We found the Smeg CJF01 citrus juicer very easy to assemble, very user-friendly and just as easy to clean. We squeezed all the citrus fruits we could find at our local greengrocer – grapefruit, orange, nadorcotts (a type of clementine), lemon and lime – and even a kiwi, which had some logic behind the decision.
The spout is not adjustable so we were quite limited to which glass/barrel to use. Fortunately, we had the same goggles that worked well for juicing all the citrus in line — and for the purpose of this review. The height to the base of the spout is 120mm, so a barrel of this height is what you need to drip the juice comfortably.
We started big with the orange. We cut it in half (widthwise), placed it flesh side down on the juicer and applied some pressure. The engine started and started spinning the juice cone in the orange half. It only took a few seconds for the juice to start dripping through the spout into the glass.
Then we squeezed a few nadorcottes. Juice extraction was good, but the rind of this particular citrus is not as thick or waxy as the lemon and it started to fall apart in our hands. When he started to do this, I stopped juicing, the motor turned off automatically and I could see that he had quickly eaten away at the fleshy fruit.
The lemon and lime juice was extracted efficiently and the peels were intact after all the juice had been extracted. The larger pips were collected on the sieve, but with the lime in particular, the smaller pips ended up in the glass, so you want a small sieve (also) (opens in new tab) to filter out anything you don’t want in the juice.
Squeezing grapefruit with the Smeg CJF01 was by far the easiest way to do this. Grapefruits are large and often have tough skins, so use a manual citrus juicer (opens in new tab) took a lot more effort (in this case) to extract the juice – we tried it for comparison.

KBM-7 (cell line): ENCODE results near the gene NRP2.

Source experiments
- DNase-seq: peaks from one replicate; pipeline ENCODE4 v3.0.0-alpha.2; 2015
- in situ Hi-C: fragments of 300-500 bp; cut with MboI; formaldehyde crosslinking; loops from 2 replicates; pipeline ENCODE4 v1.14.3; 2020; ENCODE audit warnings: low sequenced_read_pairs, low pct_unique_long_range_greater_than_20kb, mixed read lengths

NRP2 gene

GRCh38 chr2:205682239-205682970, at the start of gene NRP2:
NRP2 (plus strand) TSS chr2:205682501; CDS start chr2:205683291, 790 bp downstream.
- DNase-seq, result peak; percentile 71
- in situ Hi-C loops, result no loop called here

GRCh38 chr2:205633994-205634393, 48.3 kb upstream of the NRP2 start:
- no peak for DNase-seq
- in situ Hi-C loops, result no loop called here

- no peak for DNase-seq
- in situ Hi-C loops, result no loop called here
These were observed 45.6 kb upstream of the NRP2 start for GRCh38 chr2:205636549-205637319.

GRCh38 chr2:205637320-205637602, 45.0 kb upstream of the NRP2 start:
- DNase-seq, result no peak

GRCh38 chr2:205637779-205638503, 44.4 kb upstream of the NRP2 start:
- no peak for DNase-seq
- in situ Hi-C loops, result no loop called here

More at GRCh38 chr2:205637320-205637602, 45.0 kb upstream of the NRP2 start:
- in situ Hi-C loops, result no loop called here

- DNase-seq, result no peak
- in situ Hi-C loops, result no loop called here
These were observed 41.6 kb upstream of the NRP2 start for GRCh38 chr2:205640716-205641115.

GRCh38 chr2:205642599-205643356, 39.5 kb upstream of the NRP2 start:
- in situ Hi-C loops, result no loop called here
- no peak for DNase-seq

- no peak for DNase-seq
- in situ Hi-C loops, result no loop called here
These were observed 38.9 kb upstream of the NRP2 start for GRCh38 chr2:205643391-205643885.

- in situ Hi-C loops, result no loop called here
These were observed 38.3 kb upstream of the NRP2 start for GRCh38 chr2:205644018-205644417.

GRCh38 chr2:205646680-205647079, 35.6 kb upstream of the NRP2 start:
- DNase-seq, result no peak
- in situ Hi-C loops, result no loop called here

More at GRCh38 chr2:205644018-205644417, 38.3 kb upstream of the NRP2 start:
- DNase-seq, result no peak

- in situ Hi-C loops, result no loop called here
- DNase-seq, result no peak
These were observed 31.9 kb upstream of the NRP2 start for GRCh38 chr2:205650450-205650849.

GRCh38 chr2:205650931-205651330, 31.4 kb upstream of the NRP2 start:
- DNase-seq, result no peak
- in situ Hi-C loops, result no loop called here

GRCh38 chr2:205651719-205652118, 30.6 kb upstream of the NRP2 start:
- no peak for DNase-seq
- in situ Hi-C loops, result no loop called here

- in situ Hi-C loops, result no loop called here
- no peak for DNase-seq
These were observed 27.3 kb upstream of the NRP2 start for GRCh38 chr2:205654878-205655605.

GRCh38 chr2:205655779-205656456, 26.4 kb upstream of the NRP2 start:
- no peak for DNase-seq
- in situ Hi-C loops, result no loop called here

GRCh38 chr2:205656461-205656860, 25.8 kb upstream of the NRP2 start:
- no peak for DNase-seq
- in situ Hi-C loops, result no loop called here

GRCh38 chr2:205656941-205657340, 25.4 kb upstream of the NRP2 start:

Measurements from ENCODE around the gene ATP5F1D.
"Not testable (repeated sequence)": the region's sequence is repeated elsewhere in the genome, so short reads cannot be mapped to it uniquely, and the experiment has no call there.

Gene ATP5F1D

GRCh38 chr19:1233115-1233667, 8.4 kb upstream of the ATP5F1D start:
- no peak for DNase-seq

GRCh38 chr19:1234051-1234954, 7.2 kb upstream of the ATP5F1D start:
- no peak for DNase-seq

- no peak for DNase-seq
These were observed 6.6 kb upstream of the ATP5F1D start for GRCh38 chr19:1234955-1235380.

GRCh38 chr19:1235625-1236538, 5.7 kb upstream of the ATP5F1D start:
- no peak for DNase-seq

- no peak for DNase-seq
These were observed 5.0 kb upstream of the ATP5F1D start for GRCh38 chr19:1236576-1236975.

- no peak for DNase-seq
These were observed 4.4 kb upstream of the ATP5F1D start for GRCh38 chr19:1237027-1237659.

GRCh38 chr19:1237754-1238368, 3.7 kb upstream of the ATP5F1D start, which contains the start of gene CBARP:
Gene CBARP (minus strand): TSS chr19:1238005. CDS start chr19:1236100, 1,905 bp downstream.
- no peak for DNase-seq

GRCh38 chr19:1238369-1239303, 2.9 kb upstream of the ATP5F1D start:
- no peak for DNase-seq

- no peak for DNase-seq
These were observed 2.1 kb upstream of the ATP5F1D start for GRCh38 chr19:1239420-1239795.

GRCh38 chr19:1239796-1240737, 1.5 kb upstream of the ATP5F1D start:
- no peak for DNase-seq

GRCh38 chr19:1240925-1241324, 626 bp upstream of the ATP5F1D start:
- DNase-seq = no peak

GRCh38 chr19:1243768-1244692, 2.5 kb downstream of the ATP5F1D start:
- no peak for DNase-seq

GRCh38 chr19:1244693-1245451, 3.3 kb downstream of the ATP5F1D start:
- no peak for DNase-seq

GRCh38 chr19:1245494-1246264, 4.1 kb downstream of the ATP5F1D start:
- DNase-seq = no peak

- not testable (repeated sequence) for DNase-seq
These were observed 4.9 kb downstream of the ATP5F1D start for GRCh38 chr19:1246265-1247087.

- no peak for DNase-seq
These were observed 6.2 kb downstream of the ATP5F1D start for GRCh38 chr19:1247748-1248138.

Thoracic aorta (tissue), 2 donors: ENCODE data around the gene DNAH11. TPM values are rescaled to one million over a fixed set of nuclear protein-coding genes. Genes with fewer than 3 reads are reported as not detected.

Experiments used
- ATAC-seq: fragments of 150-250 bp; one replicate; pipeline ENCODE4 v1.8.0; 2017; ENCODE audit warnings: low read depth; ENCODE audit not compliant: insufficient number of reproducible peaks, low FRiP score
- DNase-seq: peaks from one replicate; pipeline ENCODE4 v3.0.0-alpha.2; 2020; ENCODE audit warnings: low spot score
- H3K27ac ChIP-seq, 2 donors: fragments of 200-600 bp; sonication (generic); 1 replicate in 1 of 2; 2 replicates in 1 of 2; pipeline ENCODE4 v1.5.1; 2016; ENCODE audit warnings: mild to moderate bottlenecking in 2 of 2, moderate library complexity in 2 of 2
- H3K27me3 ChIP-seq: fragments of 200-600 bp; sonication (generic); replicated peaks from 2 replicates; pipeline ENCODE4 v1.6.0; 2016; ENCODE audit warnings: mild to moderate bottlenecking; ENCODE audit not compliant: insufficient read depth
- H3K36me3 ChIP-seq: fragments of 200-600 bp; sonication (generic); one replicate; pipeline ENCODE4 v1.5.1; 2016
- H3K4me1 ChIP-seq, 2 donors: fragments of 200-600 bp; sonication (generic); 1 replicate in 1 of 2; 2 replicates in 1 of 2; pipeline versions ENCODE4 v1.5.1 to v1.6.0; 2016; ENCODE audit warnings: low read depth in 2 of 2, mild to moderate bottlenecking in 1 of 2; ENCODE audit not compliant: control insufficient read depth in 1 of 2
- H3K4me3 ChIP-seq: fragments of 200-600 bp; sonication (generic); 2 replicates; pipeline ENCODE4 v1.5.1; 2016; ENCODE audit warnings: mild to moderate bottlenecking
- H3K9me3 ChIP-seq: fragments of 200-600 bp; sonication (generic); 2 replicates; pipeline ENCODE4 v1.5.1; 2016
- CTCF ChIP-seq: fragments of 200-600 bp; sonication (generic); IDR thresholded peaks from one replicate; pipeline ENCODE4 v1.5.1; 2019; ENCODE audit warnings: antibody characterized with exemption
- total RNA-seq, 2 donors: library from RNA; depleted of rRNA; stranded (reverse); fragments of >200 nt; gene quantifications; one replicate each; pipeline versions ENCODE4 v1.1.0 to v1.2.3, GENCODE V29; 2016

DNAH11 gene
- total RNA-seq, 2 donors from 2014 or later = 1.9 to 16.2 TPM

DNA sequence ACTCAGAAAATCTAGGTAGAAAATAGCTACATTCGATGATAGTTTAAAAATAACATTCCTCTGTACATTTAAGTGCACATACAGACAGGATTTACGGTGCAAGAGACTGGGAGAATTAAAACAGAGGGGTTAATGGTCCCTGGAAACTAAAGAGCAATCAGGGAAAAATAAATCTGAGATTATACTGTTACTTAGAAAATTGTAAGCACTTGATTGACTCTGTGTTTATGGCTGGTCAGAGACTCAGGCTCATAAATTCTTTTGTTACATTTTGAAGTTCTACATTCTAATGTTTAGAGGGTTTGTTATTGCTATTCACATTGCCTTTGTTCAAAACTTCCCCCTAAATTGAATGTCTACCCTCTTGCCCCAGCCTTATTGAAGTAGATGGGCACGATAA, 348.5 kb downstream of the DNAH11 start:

The juice cone worked quickly through the pulp and a lot of fruit came out of the strainer, but some seeds came through.
I decided to try juicing a kiwi purely out of curiosity. The logic was I could easily cut it in half and it contains soft fruit for the juice cone to work its magic on. However, pressing a kiwi with a citrus press is not recommended. The skin is very thin and the pulp doesn’t make juice – we thought it was a good experiment, though.
While juicing all the fruit we mentioned above, we measured a consistent noise level of 54 dB, which, for context, is only a little louder than moderate rainfall, so it’s super quiet. This device isn’t going to be the early morning wake-up call we’re all afraid of — that could be something else.
|Price & affordability||It’s what we consider a high-ticket item and while it looks great and works well, there are more affordable ways to juice citrus. Glad it’s available everywhere.||3/5|
|Design||The flowing lines, ease of assembly and ease of use make this a very attractive device, but voluminous.||4.5/5|
|Performance||The citrus juice very good. Just a pity that small seeds and pieces of fruit ended up in the glass.||4.5/5|
Buy it if…
Don’t buy it if…
- First assessment: July 2022